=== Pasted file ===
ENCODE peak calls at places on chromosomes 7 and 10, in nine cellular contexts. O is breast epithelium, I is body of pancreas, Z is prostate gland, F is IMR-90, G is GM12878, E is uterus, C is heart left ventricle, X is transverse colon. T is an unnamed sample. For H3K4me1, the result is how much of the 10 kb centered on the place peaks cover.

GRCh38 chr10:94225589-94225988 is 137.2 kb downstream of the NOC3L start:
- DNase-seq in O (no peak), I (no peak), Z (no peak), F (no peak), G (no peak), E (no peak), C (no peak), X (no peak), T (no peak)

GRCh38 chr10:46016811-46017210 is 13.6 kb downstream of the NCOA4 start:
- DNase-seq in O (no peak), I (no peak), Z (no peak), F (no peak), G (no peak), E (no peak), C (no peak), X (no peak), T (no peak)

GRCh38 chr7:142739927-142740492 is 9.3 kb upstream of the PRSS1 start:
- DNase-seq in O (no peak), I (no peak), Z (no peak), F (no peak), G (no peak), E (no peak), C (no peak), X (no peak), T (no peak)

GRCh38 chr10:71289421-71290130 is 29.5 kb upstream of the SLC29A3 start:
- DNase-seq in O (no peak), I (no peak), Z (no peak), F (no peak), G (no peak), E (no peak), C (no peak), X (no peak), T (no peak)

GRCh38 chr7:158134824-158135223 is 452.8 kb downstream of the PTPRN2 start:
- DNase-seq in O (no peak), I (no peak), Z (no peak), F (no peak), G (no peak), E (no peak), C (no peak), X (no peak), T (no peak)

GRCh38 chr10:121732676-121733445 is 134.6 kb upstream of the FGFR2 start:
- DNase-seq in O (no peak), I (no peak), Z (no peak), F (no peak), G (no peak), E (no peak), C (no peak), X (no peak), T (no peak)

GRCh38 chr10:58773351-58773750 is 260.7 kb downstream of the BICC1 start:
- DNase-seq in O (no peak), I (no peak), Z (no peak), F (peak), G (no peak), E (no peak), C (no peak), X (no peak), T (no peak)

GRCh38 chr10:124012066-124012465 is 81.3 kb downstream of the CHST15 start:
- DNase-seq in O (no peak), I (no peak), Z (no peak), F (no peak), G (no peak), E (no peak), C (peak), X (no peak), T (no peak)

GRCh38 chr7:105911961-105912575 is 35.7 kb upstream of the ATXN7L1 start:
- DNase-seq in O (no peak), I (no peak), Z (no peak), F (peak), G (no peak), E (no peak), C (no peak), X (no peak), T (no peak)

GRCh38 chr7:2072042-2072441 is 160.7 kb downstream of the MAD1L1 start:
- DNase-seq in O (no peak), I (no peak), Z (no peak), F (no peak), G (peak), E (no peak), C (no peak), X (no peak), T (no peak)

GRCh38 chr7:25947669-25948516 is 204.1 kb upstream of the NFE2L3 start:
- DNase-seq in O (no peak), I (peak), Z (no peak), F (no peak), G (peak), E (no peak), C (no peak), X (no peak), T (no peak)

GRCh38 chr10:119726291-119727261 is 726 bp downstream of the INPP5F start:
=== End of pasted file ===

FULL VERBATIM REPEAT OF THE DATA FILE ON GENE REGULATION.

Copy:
ENCODE peak calls at places on chromosomes 7 and 10, in nine cellular contexts. O is breast epithelium, I is body of pancreas, Z is prostate gland, F is IMR-90, G is GM12878, E is uterus, C is heart left ventricle, X is transverse colon. T is an unnamed sample. For H3K4me1, the result is how much of the 10 kb centered on the place peaks cover.

GRCh38 chr10:94225589-94225988 is 137.2 kb downstream of the NOC3L start:
- DNase-seq in O (no peak), I (no peak), Z (no peak), F (no peak), G (no peak), E (no peak), C (no peak), X (no peak), T (no peak)

GRCh38 chr10:46016811-46017210 is 13.6 kb downstream of the NCOA4 start:
- DNase-seq in O (no peak), I (no peak), Z (no peak), F (no peak), G (no peak), E (no peak), C (no peak), X (no peak), T (no peak)

GRCh38 chr7:142739927-142740492 is 9.3 kb upstream of the PRSS1 start:
- DNase-seq in O (no peak), I (no peak), Z (no peak), F (no peak), G (no peak), E (no peak), C (no peak), X (no peak), T (no peak)

GRCh38 chr10:71289421-71290130 is 29.5 kb upstream of the SLC29A3 start:
- DNase-seq in O (no peak), I (no peak), Z (no peak), F (no peak), G (no peak), E (no peak), C (no peak), X (no peak), T (no peak)

GRCh38 chr7:158134824-158135223 is 452.8 kb downstream of the PTPRN2 start:
- DNase-seq in O (no peak), I (no peak), Z (no peak), F (no peak), G (no peak), E (no peak), C (no peak), X (no peak), T (no peak)

GRCh38 chr10:121732676-121733445 is 134.6 kb upstream of the FGFR2 start:
- DNase-seq in O (no peak), I (no peak), Z (no peak), F (no peak), G (no peak), E (no peak), C (no peak), X (no peak), T (no peak)

GRCh38 chr10:58773351-58773750 is 260.7 kb downstream of the BICC1 start:
- DNase-seq in O (no peak), I (no peak), Z (no peak), F (peak), G (no peak), E (no peak), C (no peak), X (no peak), T (no peak)

GRCh38 chr10:124012066-124012465 is 81.3 kb downstream of the CHST15 start:
- DNase-seq in O (no peak), I (no peak), Z (no peak), F (no peak), G (no peak), E (no peak), C (peak), X (no peak), T (no peak)

GRCh38 chr7:105911961-105912575 is 35.7 kb upstream of the ATXN7L1 start:
- DNase-seq in O (no peak), I (no peak), Z (no peak), F (peak), G (no peak), E (no peak), C (no peak), X (no peak), T (no peak)

GRCh38 chr7:2072042-2072441 is 160.7 kb downstream of the MAD1L1 start:
- DNase-seq in O (no peak), I (no peak), Z (no peak), F (no peak), G (peak), E (no peak), C (no peak), X (no peak), T (no peak)

GRCh38 chr7:25947669-25948516 is 204.1 kb upstream of the NFE2L3 start:
- DNase-seq in O (no peak), I (peak), Z (no peak), F (no peak), G (peak), E (no peak), C (no peak), X (no peak), T (no peak)

GRCh38 chr10:119726291-119727261 is 726 bp downstream of the INPP5F start: